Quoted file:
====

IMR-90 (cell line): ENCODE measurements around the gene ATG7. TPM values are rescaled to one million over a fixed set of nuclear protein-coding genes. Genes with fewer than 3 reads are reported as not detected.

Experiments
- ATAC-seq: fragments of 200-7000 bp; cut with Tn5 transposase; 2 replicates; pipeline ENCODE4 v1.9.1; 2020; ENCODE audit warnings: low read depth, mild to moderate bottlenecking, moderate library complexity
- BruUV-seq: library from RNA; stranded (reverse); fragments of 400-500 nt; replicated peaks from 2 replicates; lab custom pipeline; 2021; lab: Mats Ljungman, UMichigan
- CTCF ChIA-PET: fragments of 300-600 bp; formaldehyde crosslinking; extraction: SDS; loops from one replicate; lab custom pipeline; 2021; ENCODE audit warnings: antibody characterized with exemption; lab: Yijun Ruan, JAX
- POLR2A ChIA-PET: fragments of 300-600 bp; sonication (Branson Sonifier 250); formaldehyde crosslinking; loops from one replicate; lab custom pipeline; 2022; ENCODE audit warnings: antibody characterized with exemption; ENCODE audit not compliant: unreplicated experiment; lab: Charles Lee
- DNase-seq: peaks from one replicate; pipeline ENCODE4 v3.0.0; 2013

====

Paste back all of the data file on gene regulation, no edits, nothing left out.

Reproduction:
IMR-90 (cell line): ENCODE measurements around the gene ATG7. TPM values are rescaled to one million over a fixed set of nuclear protein-coding genes. Genes with fewer than 3 reads are reported as not detected.

Experiments
- ATAC-seq: fragments of 200-7000 bp; cut with Tn5 transposase; 2 replicates; pipeline ENCODE4 v1.9.1; 2020; ENCODE audit warnings: low read depth, mild to moderate bottlenecking, moderate library complexity
- BruUV-seq: library from RNA; stranded (reverse); fragments of 400-500 nt; replicated peaks from 2 replicates; lab custom pipeline; 2021; lab: Mats Ljungman, UMichigan
- CTCF ChIA-PET: fragments of 300-600 bp; formaldehyde crosslinking; extraction: SDS; loops from one replicate; lab custom pipeline; 2021; ENCODE audit warnings: antibody characterized with exemption; lab: Yijun Ruan, JAX
- POLR2A ChIA-PET: fragments of 300-600 bp; sonication (Branson Sonifier 250); formaldehyde crosslinking; loops from one replicate; lab custom pipeline; 2022; ENCODE audit warnings: antibody characterized with exemption; ENCODE audit not compliant: unreplicated experiment; lab: Charles Lee
- DNase-seq: peaks from one replicate; pipeline ENCODE4 v3.0.0; 2013